I'm a freelance writer living in Brisbane. I love bushwalking, kayaking, wildlife, history and travel.
Published December 31st 2016
My friend Jenny from Darwin suggested the road trip. She had bought a house in Bellingen in NSW a year ago and wanted to visit the town in winter to see how cold it got before deciding to move there. She fell in love with the town after four visits for Camp Creative music camps. She had made a lot of friends in the area.
Camp creative has five days of classes in art, craft, writing, quilting, music, dance, singing and woodwork every year around January. You can even learn to build your own canoe. We met one of Jenny's friends who showed us a beautiful silky oak hall table and jewellery box she had made at camps.
Three of us left Brisbane early in July and headed to Yamba on the coast where Bea had booked us into the YHA. We had packed all our winter woolies including ugg boots, thermal underwear and jumpers expecting freezing weather in mid July, but it turned out to be hotter than Brisbane. Everyone kept saying it was unseasonably warm for winter so I guess Jenny still doesn't know how cold it can get.
We stopped off on the way at the small coastal town of Sawtell. At a lookout overlooking the water the dolphins were acting strangely. Two groups joined together and started swimming in a circle around a lone surfer. We thought they might have been protecting him from a shark. We didn't see any sharks, but a photographer on the headland showed us a photo of a whale surfacing close to another surfer he had taken earlier that day.
The Yamba YHA was a great place to stay. They upgraded us into a three-bed room with our own ensuite. I was so impressed I even joined the YHA organisation. I had been a member about 30 years ago. We walked around town and found the beach baths. The pool was deserted and there was only one lone woman reading in a deck chair while occasionally watching her son surfing. A rogue wave almost soaked her.
We drove from Yamba to Bellingen with a stop at Coff's Harbour. We planned to walk to mutton-bird island but it was closed.
Jenny's house was rented out so we checked out a few possible accommodation places including the YHA, the Federal hotel (known by locals as Feral hotel) and the Digger's Rest hotel/motel. We settled on the Digger's rest. They gave us a good deal for a week stay with a huge room and our own bathroom and toilet. The YHA was being painted and looked full of young partygoers so it wouldn't have been very peaceful. Jenny and Bea were also put off when the man showing us around mentioned the two pythons living in the rafters.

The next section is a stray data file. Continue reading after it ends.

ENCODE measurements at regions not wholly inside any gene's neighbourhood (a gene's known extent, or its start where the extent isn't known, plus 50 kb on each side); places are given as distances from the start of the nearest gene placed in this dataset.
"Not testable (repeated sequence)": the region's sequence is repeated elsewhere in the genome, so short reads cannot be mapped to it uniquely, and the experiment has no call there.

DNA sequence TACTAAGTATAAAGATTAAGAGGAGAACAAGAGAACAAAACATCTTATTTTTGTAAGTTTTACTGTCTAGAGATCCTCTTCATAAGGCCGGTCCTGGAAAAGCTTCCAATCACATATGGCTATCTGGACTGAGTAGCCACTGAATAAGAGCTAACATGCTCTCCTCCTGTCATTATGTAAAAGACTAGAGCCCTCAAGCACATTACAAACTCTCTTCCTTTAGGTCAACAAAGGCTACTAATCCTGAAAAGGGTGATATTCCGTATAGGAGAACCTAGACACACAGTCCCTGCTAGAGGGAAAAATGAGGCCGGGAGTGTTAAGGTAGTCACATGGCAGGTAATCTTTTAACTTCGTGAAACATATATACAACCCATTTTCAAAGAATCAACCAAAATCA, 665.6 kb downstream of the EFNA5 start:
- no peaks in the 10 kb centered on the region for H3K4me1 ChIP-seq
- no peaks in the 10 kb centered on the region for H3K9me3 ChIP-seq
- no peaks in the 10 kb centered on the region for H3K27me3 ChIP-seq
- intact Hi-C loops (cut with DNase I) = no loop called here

The Diggers Tavern was comfortable and clean and Bea even won the meat raffle one night. She is a vegetarian so they gave her a tray with a vegetarian pie and cheese platter instead which we took to her sister's place near Byron Bay on our way home.
Bellingen is a beautiful little town on the banks of the Bellinger River. The town had lots of interesting shops, markets, galleries and a thriving music and arts scene. We visited the old butter factory, galleries, shops and cafes. The Hammond and Wheatley Emporium has original beautiful pressed metal ceilings.
We ran into well-known journalist George Negus at the markets. He told us he was a local and lives at "The Promised Land" just outside Bellingen. He told us he was regenerating a forest. I asked him if I could take his photo and he said most people just took it without asking. He was also surprised I used a real camera and not a phone camera.
Bellingen (Bello to the locals) is halfway between Brisbane and Sydney. David Helfgott, the famous musician also lives in the area. The Bello population is 5000.
Over the week we visited beautiful long white beaches and headlands, world heritage rainforests, waterfalls and the skywalk at Dorrigo national park. We walked on boardwalks through mangroves at Urunga, and visited a fantastic folk museum and chocolate shop at Bowraville. The Bowraville folk museum was one of tbe best museums I've ever been to. It showcased the area's logging and farming history. Locals call Bowraville "Bowra". The Indigenous Gumbaynggir people have inhabited this area for thousands of years and a large population still lives in the area.
We went to markets, galleries, great cafes and antique shops at Bellingen, Bangalow, Newrybar, Lismore, Dorrigo and many other interesting towns. We just missed out on seeing Migaloo the white whale. He swam past Nambucca Heads the day before we arrived.